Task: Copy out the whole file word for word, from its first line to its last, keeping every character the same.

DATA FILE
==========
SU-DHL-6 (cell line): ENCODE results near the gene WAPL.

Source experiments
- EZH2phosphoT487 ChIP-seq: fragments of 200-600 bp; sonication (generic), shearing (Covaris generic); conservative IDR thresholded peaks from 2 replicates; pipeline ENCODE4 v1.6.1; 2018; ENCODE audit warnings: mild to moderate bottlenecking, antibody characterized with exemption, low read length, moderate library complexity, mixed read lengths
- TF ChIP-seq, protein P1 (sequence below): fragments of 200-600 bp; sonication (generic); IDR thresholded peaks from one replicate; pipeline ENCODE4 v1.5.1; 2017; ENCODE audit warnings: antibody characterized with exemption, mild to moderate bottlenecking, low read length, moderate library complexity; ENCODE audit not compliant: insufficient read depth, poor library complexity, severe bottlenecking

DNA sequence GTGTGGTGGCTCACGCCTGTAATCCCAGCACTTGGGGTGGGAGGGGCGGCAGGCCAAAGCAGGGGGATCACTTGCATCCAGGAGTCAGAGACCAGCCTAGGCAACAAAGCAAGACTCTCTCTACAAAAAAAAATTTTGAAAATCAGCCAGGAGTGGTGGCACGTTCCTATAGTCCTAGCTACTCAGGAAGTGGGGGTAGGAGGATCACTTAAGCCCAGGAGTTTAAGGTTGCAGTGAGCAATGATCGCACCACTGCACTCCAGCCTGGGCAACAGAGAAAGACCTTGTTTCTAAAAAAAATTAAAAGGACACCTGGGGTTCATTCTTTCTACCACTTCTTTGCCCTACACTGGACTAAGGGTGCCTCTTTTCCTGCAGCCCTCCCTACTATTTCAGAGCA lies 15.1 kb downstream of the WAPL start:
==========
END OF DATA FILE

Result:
SU-DHL-6 (cell line): ENCODE results near the gene WAPL.

Source experiments
- EZH2phosphoT487 ChIP-seq: fragments of 200-600 bp; sonication (generic), shearing (Covaris generic); conservative IDR thresholded peaks from 2 replicates; pipeline ENCODE4 v1.6.1; 2018; ENCODE audit warnings: mild to moderate bottlenecking, antibody characterized with exemption, low read length, moderate library complexity, mixed read lengths
- TF ChIP-seq, protein P1 (sequence below): fragments of 200-600 bp; sonication (generic); IDR thresholded peaks from one replicate; pipeline ENCODE4 v1.5.1; 2017; ENCODE audit warnings: antibody characterized with exemption, mild to moderate bottlenecking, low read length, moderate library complexity; ENCODE audit not compliant: insufficient read depth, poor library complexity, severe bottlenecking

DNA sequence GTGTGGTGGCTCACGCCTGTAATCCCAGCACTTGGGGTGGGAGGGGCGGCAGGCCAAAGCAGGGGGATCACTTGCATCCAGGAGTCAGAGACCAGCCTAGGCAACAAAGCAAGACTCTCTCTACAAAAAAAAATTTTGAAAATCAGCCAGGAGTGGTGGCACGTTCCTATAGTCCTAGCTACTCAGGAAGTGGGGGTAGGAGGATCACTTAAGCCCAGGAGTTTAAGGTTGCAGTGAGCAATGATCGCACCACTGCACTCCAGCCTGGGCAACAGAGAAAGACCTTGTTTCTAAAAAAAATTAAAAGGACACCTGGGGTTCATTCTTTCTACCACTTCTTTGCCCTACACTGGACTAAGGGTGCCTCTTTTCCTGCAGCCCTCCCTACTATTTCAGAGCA lies 15.1 kb downstream of the WAPL start: